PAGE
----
"Letters Between Us" is one of those books that leaves you sitting quietly and contemplatively after you are done reading it.  Initially, all that I could say about the novel was, "Wow."  This is definitely one of the most realistic fictional stories that I have ever read.  As a matter of fact, the story was so real to me, that while I was reading it, I kept checking the category it was listed under to make sure that it really was a fictional story.  Linda Rader Overman has such a talent with words.  Using similes and metaphors she does a wonderful job of imparting a visual picture over everything, including emotions.  Part of me feels like I just finished watching a movie, instead of having read a book.  This novel is about looking back and contemplating life, not death.

The review above was used with permission from ReaderViews.com. Reader Views provides a one-stop service for authors. Besides providing reviews of books, they provide publicity packages, editing services, live interviews, book videos, and book proposal coaching. Their services and staff are highly recommended by the Polka Dot Banner.


The Polka Dot Banner (PDB) is an author's web community especially designed for busy authors looking for Internet exposure but who lack the time or know how. The PDB is a great starter web home that can serve as a stand-alone website promoting your book(s). Or, as a fast-growing author community, the PDB can help direct web traffic to a site you already own. Better yet, they do all the work for you, saving you time and effort.

Monday, September 29, 2008

Shattered Reality

 

Kimberly Cheryl
CreateSpace (2008)
ISBN 9781440404597
Reviewed by Irene Watson for Reader Views (9/08)


Kimberly Cheryl, in "Shattered Reality," recounts her traumatic experience and emotional journey after finding out her daughter had been sexually assaulted by her uncle; an uncle that was like a second parent to her immediate family.   Once out in the open, she was ostracized by the uncle's family, as well as other members of the family.  However, Kimberly goes on a mission, with the support of her immediate family, to expose her well-known, community-minded uncle.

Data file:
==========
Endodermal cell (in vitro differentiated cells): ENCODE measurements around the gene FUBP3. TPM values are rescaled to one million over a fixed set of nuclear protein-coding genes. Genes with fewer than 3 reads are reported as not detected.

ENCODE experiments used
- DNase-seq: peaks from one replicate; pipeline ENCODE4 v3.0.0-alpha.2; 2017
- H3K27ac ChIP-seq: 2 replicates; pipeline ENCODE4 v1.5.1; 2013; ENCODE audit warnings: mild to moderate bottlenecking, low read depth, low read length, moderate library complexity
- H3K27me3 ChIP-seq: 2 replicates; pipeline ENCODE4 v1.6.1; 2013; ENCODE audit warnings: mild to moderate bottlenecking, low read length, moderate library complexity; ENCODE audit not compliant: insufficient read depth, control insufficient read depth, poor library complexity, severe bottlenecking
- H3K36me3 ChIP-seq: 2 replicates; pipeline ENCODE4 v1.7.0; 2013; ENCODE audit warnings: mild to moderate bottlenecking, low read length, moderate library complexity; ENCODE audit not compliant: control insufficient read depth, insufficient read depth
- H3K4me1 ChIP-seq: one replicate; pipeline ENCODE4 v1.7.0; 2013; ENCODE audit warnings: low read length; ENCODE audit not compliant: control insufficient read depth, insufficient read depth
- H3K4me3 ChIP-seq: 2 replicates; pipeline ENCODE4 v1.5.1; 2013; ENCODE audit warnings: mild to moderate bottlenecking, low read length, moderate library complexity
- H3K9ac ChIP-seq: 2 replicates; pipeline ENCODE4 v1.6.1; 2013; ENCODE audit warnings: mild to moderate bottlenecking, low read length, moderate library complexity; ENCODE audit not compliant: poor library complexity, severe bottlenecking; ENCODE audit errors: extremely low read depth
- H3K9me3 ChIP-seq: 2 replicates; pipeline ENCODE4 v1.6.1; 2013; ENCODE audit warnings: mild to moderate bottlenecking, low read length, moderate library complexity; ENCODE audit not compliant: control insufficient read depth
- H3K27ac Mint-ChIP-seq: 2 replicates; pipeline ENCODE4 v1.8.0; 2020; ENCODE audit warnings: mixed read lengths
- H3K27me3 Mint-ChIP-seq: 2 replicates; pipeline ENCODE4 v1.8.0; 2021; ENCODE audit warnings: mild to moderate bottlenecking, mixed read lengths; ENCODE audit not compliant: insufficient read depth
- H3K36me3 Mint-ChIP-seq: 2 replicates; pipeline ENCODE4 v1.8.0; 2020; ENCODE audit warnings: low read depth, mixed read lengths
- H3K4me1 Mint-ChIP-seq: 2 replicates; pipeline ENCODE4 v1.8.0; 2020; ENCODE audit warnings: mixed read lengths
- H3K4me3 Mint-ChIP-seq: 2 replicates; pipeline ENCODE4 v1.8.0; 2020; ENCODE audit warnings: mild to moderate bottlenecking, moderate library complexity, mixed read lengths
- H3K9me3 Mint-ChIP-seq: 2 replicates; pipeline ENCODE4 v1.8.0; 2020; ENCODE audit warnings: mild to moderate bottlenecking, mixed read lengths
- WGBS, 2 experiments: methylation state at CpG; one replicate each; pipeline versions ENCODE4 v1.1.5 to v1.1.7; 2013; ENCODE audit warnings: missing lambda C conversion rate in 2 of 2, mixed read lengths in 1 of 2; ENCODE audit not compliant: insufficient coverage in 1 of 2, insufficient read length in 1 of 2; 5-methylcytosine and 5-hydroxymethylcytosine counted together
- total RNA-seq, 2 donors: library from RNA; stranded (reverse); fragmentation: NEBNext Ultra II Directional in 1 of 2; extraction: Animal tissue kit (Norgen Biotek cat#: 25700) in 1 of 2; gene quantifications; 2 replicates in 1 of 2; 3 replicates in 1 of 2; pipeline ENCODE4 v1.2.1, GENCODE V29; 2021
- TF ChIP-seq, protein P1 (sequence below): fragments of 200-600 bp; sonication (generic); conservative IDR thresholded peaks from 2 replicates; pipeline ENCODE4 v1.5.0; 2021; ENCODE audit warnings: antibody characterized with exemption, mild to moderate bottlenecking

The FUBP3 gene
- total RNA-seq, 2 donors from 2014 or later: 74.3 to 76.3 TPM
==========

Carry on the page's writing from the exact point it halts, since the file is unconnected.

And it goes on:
The author describes the long struggles with the legal system, court battles, and prosecuting attorney to no avail.  The case keeps getting thrown out even though there are five witnesses as well as testimonies from authorities that her daughter is telling the truth; indeed she was sexually molested over a three-year period by this man.
 
"Shattered Reality" contains a testimonial letter from Kimberly's daughter expressing her emotions and the outcome.  It also contains statistics, signs on spotting an abused child, fact sheet, tips, and resources.
 
Kimberly and her daughter must be commended.  They took the risk and are now advocates against sexual assault of children.  Kimberly's daughter volunteers in the community by helping others to overcome the traumatic experience.  Kimberly herself is continuing to work for the cause and is engaged in the third round, this time a civil suit, against her uncle.